Summervale brings together fun, family and farms

Meredith Rathburn, Staff writer

Walking around Summervale reminded me of the classic film “Footloose,” with the rustic barn and twinkle lights, the small town energy and folk music. 

With the smell of apple cider and flowers in the air, families and farmers gathered for a celebration in support of the vibrant agriculture industry of Vermont. 

Summervale, held August 24, hosted local vendors, performers and farmers to enjoy and celebrate the season’s harvest.

Summervale is hosted by the Intervale Center, a non-profit organization based in Burlington whose mission is to strengthen community food systems by sustaining farm land, initiating large-scale composting and much more. 

The Intervale aims to make sure the environment stays healthy while providing food for the community, according to their website. 

The Intervale Center was founded in 1988 and is a 360-acre plot of farmland located along the Winooski River in Burlington, according to their website. 

Junior Julia Roy said the festival reminded her that Burlington is more than a college town. 

“It’s so nice to be around people that aren’t college students. It really gives perspective and reminds me of being around family,” Roy said.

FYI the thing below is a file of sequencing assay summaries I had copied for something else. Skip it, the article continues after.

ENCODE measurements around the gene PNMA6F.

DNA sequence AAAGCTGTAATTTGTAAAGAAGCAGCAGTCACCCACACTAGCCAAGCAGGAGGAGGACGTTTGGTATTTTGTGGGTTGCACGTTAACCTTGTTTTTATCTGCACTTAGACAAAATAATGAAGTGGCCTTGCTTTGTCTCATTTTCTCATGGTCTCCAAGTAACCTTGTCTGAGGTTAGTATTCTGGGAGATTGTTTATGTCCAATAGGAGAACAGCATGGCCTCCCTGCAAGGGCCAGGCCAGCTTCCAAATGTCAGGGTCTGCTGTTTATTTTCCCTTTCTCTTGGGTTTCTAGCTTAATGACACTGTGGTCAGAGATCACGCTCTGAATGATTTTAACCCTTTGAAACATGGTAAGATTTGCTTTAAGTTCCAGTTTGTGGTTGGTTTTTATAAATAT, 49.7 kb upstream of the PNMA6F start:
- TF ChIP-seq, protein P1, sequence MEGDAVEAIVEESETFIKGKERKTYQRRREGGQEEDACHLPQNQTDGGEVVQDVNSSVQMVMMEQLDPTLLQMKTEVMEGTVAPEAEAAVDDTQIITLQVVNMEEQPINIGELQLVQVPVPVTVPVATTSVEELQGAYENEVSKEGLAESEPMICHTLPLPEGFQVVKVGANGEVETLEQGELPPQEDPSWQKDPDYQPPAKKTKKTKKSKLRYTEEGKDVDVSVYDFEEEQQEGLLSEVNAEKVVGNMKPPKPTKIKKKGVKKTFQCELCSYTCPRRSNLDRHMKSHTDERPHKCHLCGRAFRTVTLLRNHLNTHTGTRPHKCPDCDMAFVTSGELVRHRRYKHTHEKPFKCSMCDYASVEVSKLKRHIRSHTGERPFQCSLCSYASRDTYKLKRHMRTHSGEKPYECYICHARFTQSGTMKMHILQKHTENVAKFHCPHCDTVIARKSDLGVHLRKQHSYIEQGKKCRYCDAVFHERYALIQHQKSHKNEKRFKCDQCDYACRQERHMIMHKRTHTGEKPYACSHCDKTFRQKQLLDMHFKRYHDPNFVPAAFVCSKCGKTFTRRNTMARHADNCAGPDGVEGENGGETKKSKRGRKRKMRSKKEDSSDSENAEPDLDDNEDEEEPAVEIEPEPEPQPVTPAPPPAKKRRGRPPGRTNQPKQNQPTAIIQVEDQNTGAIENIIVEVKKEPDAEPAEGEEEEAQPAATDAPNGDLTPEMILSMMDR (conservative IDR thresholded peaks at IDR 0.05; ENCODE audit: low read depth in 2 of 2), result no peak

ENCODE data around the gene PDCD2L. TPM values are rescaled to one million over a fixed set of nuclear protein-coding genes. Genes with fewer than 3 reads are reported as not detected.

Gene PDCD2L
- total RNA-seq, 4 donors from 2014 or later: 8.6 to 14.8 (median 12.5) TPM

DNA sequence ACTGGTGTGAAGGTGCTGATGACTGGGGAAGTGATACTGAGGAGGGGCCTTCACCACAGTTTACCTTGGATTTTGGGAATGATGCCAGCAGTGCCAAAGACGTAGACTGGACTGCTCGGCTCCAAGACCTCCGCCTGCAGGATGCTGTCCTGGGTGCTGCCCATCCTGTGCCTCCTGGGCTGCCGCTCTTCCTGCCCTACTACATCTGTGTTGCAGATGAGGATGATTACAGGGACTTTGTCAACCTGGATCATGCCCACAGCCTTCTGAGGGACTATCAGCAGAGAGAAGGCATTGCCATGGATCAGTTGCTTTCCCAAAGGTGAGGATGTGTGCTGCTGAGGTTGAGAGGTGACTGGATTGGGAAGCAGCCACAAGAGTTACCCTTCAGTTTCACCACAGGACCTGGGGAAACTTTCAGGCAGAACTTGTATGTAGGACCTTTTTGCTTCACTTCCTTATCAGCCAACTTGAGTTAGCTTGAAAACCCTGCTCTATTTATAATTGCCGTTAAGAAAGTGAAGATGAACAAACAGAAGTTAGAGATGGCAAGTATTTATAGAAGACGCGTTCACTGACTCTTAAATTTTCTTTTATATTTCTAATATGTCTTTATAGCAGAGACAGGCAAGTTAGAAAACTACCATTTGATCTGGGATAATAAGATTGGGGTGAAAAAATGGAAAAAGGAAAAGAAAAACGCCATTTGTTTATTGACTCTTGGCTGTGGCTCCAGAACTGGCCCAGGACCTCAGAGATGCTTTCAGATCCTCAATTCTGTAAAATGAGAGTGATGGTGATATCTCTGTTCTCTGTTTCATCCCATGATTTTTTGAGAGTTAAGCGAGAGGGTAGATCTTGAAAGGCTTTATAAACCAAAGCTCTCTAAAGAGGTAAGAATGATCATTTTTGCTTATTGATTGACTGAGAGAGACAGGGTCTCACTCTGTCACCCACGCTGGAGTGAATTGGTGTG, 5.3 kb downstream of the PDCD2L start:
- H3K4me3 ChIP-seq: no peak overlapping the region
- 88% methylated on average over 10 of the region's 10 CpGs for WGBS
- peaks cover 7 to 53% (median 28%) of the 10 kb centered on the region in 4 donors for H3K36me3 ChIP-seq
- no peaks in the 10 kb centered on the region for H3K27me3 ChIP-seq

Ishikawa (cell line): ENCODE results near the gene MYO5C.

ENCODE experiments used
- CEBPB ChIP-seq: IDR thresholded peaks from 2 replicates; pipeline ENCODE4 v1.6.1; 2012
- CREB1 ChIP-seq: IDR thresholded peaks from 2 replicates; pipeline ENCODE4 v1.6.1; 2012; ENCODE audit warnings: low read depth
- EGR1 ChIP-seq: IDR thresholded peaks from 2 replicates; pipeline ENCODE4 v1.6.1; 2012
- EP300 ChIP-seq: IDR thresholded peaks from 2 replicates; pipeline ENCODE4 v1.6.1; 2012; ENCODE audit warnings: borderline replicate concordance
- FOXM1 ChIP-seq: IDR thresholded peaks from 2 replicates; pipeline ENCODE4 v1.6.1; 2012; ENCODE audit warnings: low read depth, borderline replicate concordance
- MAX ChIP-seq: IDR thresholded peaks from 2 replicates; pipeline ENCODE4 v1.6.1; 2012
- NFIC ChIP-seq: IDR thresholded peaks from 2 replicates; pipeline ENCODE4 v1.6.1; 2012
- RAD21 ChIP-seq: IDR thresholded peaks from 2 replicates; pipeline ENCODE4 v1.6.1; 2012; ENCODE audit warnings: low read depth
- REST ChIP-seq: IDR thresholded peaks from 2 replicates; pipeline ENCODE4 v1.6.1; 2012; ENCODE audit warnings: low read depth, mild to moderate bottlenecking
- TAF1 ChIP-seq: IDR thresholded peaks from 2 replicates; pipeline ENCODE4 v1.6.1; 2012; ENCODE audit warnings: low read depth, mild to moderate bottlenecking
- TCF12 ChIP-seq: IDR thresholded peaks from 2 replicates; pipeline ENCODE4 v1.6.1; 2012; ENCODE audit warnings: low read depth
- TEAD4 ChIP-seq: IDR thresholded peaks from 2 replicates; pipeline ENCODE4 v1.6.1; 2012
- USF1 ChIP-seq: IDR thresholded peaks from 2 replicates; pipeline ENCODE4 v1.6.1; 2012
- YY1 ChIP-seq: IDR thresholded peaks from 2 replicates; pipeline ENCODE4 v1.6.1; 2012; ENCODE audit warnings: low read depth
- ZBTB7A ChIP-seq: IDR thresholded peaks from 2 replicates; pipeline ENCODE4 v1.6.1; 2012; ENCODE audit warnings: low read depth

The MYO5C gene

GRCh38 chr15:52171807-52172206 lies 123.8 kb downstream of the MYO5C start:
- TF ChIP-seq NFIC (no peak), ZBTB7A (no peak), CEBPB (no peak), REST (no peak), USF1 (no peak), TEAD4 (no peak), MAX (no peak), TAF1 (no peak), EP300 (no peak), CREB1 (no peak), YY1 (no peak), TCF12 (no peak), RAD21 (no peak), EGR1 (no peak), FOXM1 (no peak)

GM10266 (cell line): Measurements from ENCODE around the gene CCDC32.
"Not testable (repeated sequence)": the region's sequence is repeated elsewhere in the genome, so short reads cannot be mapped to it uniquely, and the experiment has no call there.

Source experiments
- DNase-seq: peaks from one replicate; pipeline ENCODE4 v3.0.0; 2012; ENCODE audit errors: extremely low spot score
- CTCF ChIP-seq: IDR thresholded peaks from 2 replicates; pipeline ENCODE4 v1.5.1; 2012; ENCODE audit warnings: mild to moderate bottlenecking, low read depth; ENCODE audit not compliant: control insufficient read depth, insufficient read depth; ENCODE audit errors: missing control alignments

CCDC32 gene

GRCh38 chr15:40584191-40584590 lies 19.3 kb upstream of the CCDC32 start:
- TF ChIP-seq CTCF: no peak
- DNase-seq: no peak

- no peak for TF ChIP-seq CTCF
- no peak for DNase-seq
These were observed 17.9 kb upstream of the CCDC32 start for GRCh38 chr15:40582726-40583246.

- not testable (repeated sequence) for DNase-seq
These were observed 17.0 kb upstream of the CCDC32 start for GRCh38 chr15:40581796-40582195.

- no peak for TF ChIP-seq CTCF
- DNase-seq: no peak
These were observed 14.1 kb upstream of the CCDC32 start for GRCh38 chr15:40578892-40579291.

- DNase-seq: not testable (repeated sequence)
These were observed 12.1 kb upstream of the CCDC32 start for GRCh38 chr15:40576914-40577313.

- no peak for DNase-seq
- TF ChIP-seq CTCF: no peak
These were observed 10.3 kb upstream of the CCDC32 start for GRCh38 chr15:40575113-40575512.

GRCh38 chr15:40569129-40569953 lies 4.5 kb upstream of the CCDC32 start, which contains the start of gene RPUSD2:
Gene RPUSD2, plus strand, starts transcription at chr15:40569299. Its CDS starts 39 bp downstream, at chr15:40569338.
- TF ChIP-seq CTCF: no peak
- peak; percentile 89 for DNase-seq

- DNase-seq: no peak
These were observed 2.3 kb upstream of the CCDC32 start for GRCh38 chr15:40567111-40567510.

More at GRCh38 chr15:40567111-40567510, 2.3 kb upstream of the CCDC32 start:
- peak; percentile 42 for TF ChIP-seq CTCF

Summervale represents the core values of the community so there are many people involved to make sure the long-standing tradition sticks around. 

Mandy Fischer, the Development Director for the Intervale Center is passionate about the history of the center, she said. 

“It began about 15 years ago, but it wasn’t called Summervale. It started as Thursdays at the Intervale and it was this really chill community event,” Fischer said. “It just grew and grew from there.” 

There are about eight Summervales each summer, occurring once a month, each with a new variety of musical guests and food vendors according to the Intervale website. 

Volunteer Coordinator Corey Burdick said volunteers are integral to hosting the event. 

“Some come back year after year, but then this year we’ve had a ton of new people,” Burdick said. 

“We have people volunteering who are in their 70s and college students. It’s everyone together and I think it’s really therapeutic.”

Vendors doled out oven-fresh pizza from American Flatbread, deep-fried broccoli from a local food truck called The Broccoli Bar and creamy Lake Champlain ice cream. 

The festival is a reminder that the tradition of eating locally is not just a lifestyle, but a culture woven into the state of Vermont.